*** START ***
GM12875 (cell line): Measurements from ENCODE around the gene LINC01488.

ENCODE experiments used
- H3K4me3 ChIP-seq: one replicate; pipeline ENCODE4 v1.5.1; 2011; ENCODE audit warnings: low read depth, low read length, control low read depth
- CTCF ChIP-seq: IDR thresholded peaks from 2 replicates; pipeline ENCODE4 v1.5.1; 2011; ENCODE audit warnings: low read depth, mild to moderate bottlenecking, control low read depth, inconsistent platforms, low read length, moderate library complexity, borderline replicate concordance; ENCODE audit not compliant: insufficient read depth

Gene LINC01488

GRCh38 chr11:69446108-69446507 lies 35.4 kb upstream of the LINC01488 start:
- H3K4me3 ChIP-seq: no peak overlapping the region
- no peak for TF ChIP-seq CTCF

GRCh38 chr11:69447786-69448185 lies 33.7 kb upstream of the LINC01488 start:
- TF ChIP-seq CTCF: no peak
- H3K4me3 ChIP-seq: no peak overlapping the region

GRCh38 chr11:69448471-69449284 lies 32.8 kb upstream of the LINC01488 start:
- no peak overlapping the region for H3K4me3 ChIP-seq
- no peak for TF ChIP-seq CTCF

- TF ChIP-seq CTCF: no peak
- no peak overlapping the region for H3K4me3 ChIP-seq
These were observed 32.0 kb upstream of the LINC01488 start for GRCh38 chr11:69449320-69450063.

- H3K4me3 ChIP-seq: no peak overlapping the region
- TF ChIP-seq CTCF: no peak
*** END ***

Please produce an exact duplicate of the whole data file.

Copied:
GM12875 (cell line): Measurements from ENCODE around the gene LINC01488.

ENCODE experiments used
- H3K4me3 ChIP-seq: one replicate; pipeline ENCODE4 v1.5.1; 2011; ENCODE audit warnings: low read depth, low read length, control low read depth
- CTCF ChIP-seq: IDR thresholded peaks from 2 replicates; pipeline ENCODE4 v1.5.1; 2011; ENCODE audit warnings: low read depth, mild to moderate bottlenecking, control low read depth, inconsistent platforms, low read length, moderate library complexity, borderline replicate concordance; ENCODE audit not compliant: insufficient read depth

Gene LINC01488

GRCh38 chr11:69446108-69446507 lies 35.4 kb upstream of the LINC01488 start:
- H3K4me3 ChIP-seq: no peak overlapping the region
- no peak for TF ChIP-seq CTCF

GRCh38 chr11:69447786-69448185 lies 33.7 kb upstream of the LINC01488 start:
- TF ChIP-seq CTCF: no peak
- H3K4me3 ChIP-seq: no peak overlapping the region

GRCh38 chr11:69448471-69449284 lies 32.8 kb upstream of the LINC01488 start:
- no peak overlapping the region for H3K4me3 ChIP-seq
- no peak for TF ChIP-seq CTCF

- TF ChIP-seq CTCF: no peak
- no peak overlapping the region for H3K4me3 ChIP-seq
These were observed 32.0 kb upstream of the LINC01488 start for GRCh38 chr11:69449320-69450063.

- H3K4me3 ChIP-seq: no peak overlapping the region
- TF ChIP-seq CTCF: no peak